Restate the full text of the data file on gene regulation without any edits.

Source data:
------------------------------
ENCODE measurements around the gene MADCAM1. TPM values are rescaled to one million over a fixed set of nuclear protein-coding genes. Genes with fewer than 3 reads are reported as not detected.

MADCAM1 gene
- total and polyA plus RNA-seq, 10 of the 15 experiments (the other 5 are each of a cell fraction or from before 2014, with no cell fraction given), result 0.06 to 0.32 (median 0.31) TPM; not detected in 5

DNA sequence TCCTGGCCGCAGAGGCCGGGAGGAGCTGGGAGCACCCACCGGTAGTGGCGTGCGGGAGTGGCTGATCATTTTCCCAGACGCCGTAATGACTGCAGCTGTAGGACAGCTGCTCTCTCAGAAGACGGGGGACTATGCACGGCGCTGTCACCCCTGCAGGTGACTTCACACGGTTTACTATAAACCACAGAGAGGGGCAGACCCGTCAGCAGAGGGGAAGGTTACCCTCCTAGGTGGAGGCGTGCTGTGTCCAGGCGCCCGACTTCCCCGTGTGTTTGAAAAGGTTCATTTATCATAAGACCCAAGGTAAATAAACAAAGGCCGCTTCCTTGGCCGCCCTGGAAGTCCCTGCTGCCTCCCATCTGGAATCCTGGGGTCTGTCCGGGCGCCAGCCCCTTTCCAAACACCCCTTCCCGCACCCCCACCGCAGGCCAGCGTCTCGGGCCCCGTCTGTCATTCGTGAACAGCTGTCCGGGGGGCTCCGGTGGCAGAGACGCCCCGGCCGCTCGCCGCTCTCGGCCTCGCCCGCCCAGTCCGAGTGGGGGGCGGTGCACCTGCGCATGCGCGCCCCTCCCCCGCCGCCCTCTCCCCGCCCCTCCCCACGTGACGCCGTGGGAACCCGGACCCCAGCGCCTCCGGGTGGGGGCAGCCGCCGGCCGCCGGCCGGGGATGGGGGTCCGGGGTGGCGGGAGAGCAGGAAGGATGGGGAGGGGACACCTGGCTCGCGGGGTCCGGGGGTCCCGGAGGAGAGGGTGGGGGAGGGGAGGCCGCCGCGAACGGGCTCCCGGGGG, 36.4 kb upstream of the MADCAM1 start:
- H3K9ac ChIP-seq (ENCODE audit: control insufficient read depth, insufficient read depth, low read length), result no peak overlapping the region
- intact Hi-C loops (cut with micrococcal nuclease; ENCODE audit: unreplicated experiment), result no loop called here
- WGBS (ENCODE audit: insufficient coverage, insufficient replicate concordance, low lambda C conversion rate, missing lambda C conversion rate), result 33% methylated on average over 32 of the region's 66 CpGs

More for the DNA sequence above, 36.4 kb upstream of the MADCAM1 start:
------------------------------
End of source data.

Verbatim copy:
ENCODE measurements around the gene MADCAM1. TPM values are rescaled to one million over a fixed set of nuclear protein-coding genes. Genes with fewer than 3 reads are reported as not detected.

MADCAM1 gene
- total and polyA plus RNA-seq, 10 of the 15 experiments (the other 5 are each of a cell fraction or from before 2014, with no cell fraction given), result 0.06 to 0.32 (median 0.31) TPM; not detected in 5

DNA sequence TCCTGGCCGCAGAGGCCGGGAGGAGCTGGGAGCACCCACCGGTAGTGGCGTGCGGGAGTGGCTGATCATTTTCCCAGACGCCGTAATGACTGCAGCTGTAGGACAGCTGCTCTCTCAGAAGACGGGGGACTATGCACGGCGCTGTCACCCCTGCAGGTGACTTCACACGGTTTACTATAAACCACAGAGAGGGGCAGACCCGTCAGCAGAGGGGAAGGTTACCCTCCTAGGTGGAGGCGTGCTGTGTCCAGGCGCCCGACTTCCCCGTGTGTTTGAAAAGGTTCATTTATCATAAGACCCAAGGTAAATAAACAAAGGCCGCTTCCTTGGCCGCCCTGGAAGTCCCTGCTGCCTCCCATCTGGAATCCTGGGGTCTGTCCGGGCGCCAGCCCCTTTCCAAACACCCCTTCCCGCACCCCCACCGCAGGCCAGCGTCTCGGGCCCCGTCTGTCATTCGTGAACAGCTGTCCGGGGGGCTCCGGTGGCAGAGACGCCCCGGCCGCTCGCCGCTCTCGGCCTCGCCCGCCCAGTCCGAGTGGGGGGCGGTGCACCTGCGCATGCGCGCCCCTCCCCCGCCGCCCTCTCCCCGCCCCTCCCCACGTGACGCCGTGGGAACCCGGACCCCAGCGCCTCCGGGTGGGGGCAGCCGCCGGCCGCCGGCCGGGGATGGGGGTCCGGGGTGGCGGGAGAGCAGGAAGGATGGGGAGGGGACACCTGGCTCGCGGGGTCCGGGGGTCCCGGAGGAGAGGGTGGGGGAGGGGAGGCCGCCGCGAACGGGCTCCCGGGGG, 36.4 kb upstream of the MADCAM1 start:
- H3K9ac ChIP-seq (ENCODE audit: control insufficient read depth, insufficient read depth, low read length), result no peak overlapping the region
- intact Hi-C loops (cut with micrococcal nuclease; ENCODE audit: unreplicated experiment), result no loop called here
- WGBS (ENCODE audit: insufficient coverage, insufficient replicate concordance, low lambda C conversion rate, missing lambda C conversion rate), result 33% methylated on average over 32 of the region's 66 CpGs

More for the DNA sequence above, 36.4 kb upstream of the MADCAM1 start: